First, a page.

Never say ‘Can’t’, says Kan

All smiles: Kan taking a picture with his students

THROUGHOUT his seven years of taking on the mantle of a special education teacher, Kan Fook Keong has faced a number of challenges.

One of them was having to constantly manage his students’ emotions. “Some of these students have difficulty handling and expressing their emotions, which affects the way they behave and respond in the classroom,” the Keningau Vocational College, Sabah, teacher told StarEdu.

Citing a student with hearing disability who “had anger issues and was very aggressive”, he said the student almost wanted to punch him at one point.When Kan decided to change his teaching style by paying more attention to the student, the latter eventually behaved better.He added that while he had learnt special education theories at university, they do not help as much to cater to the experience in the actual classroom.“I learnt that there’s no definite way to handle a student because everyone has their unique ways of learning, so we have to cater to that.

“If one approach doesn’t work, try another.“Try again until you find one that suits your student,” said the recent recipient of the 2023 Special Education Network & Inclusion Association (SENIA) World Changer Award.Raising his concerns about the “worrying” lack of awareness of the special needs group, Kan said this needs to be tackled so the group would be able to get more job opportunities and be given more choices to further their studies.

“People often fail to see that everyone can succeed in their own unique ways and that it’s all about making them realise their true strengths and potential,” Kan said, adding that society often “does not even try to get to know the special needs group deeper and often stereotype them for the type of disability that they have”.

Countering the misconception that “when one is deaf, one is unable to succeed in life”, Kan pointed out that there have been deaf people who have done well, such as deaf teacher Amril Nurman Lokman, who won the Special Education Icon for Teachers with Disabilities in 2019, in conjunction with the Kuala Lumpur Education Department National Teachers Day celebration.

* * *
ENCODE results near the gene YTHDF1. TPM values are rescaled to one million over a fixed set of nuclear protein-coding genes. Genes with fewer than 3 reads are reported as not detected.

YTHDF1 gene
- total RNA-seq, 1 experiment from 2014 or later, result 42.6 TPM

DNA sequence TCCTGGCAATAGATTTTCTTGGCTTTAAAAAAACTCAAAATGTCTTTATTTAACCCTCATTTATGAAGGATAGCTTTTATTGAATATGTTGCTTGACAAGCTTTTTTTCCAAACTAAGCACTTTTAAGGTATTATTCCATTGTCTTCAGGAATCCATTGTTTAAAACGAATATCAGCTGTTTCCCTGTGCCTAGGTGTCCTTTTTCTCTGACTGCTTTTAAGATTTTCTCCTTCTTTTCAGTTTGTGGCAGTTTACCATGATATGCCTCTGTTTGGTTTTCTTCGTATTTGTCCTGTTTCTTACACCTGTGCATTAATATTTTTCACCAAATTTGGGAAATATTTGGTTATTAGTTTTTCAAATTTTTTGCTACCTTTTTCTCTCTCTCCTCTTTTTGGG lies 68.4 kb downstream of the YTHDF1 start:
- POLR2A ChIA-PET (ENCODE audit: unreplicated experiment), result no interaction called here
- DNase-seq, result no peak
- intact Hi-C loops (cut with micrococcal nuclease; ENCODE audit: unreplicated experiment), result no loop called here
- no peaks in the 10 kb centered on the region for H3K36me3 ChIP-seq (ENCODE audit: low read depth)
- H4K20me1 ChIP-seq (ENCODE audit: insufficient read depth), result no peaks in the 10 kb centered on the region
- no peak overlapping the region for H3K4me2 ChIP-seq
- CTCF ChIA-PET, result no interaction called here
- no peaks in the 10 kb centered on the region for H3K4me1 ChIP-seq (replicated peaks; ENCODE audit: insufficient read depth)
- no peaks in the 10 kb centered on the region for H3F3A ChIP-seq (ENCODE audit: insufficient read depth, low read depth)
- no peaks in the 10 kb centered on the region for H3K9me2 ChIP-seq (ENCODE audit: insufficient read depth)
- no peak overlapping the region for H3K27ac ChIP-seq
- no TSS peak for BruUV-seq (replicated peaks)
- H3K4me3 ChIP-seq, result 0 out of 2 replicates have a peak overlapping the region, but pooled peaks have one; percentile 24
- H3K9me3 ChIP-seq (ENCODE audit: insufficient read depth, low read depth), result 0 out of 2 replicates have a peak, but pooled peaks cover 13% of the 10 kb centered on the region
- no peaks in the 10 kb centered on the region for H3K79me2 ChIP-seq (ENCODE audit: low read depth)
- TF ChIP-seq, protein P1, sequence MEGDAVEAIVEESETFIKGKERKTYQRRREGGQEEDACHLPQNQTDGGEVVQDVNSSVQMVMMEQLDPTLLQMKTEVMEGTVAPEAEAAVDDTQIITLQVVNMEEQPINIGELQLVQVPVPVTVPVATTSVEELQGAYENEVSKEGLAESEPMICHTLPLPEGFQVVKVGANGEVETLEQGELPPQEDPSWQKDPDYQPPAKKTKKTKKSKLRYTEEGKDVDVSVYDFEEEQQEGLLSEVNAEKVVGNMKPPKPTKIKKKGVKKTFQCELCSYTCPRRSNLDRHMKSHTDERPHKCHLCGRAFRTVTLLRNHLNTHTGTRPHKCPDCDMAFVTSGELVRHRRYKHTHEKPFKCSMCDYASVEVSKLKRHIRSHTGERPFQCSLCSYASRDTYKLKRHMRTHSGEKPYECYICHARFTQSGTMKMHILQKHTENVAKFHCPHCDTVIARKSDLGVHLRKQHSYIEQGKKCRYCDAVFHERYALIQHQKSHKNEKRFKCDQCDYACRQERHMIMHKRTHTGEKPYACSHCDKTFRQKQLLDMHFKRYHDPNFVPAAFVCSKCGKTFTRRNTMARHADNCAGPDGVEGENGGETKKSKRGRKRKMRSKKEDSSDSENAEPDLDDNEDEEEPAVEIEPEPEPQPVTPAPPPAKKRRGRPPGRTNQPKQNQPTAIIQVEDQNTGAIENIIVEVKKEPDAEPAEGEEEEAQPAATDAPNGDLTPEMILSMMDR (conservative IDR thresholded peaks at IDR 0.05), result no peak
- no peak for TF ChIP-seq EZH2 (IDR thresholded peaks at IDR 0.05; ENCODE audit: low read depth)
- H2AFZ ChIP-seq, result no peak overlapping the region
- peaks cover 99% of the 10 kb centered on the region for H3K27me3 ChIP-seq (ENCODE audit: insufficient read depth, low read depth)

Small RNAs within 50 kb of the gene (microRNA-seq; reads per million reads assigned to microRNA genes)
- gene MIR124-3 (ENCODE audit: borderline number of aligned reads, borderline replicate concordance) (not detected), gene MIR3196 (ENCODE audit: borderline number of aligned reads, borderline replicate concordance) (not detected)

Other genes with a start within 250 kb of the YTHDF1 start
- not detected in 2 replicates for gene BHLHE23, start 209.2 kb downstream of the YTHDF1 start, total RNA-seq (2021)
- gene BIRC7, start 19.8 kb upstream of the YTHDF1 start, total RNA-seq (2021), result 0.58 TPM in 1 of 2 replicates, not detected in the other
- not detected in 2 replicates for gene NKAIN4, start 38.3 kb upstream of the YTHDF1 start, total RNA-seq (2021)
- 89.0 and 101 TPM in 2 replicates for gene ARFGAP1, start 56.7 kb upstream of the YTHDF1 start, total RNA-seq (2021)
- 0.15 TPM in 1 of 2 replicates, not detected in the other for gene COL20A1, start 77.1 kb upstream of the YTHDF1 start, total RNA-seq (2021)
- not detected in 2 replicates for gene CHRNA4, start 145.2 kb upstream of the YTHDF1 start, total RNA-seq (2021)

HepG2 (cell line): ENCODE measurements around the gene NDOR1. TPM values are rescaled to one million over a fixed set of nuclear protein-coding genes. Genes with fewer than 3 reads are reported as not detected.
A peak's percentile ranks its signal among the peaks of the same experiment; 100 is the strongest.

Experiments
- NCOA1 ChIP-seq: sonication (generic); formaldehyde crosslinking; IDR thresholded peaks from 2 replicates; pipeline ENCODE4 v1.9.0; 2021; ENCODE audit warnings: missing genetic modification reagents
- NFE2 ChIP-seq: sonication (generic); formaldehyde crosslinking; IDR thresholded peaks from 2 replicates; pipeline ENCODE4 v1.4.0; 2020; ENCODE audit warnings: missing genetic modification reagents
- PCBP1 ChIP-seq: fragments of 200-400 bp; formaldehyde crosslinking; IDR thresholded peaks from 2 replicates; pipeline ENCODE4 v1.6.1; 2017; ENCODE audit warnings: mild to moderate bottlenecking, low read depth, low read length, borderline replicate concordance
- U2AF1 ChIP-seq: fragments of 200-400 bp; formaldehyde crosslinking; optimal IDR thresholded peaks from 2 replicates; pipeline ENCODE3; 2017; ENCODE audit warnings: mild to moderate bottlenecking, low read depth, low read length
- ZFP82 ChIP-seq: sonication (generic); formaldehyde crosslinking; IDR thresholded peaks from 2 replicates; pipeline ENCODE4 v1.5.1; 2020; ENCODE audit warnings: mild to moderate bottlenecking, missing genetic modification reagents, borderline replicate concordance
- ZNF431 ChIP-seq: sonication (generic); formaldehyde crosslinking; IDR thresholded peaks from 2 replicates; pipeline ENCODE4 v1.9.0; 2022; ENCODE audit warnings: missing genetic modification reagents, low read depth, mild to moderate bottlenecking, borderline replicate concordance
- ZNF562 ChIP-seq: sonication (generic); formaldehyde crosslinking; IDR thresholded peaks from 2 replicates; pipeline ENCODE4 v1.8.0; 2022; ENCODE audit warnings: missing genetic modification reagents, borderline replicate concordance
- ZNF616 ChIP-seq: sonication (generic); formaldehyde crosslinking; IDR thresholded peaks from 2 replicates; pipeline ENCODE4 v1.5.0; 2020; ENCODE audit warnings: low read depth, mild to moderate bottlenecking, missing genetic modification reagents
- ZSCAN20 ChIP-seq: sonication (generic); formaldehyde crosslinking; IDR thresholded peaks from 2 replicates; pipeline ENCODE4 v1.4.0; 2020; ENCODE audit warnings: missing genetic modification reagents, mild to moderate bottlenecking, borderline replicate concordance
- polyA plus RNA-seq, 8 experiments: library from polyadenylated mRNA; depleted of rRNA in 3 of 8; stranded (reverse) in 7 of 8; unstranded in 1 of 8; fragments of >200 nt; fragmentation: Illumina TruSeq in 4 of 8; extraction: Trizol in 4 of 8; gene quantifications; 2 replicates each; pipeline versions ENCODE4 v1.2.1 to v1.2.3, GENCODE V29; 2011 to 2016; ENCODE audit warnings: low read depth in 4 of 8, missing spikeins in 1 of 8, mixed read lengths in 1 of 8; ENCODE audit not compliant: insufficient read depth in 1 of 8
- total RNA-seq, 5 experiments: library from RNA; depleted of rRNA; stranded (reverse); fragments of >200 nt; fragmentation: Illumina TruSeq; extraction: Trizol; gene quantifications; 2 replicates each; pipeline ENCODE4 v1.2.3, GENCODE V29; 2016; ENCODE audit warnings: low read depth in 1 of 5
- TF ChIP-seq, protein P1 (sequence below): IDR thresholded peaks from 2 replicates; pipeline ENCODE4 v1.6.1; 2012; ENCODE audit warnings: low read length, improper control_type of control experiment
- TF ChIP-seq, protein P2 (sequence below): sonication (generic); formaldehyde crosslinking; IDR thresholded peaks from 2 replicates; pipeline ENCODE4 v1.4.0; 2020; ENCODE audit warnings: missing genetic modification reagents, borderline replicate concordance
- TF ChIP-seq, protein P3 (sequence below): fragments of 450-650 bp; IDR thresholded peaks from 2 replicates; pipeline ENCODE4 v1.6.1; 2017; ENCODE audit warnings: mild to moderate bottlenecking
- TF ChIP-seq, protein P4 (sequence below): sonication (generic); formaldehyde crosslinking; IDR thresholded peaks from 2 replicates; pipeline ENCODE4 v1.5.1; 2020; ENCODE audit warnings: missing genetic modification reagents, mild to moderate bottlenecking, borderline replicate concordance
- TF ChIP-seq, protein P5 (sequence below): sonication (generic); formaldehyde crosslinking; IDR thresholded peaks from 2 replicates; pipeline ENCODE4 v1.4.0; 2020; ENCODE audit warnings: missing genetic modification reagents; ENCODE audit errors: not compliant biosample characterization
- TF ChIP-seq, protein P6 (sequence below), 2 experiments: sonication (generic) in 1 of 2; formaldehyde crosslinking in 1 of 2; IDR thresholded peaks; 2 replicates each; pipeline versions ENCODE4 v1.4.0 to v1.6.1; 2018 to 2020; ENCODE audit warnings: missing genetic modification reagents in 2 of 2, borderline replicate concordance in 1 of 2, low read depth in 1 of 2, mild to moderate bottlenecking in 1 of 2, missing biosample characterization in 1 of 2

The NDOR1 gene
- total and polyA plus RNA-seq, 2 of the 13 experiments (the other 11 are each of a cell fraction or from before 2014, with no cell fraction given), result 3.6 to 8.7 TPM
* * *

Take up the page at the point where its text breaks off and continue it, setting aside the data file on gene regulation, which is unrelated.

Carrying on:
‘Step up support’Parents and teachers, said Kan, play a huge role in the students’ success. He is of the firm belief that if parents took the initiative to learn ways to help their special needs children, the latter would have a very high chance to succeed.“When I brought my special needs students to participate in a pitching competition, I discovered that they could do more.

“This is proof that they are able to do things that normal people can. We just need to provide them with enough chances and guide them,” he said.On his part, he has uplifted his students by training them to pitch their projects using sign language, which resulted in the team winning a number of medals through several innovation competitions.

He also kickstarted a vegan food project after discovering that most of his students were vegetarians, which in turn promoted a healthier lifestyle among the students with minimal environmental harm.

Emphasising the power of media tools, Kan recommended that the government and non-governmental organisations create awareness videos and share success stories of special needs figures on their social media platforms and official websites.

“It’s crucial that this is done so the community would be able to put themselves in the shoes of people with disabilities, and provide support to them,” he said, while sharing his initiative to motivate his special needs students with such success and inspirational stories so they are brave enough to chase their dreams.

“For me, being a special education teacher means you have to treat your students as your own, you have to learn how to be patient and more importantly, not give up on educating and helping them so they can succeed in their own unique ways.”

The SENIA World Changer Award recognises individuals who actively promote inclusion in their communities.Kan’s win was announced on the SENIA International website on March 2.

The SENIA World Changer Award recognises individuals who actively promote inclusion in their communities.

Previous Malaysian recipients include special education teachers Lana Abon and Avyasvina Istiniza Anak Unong, who both won the award last year.

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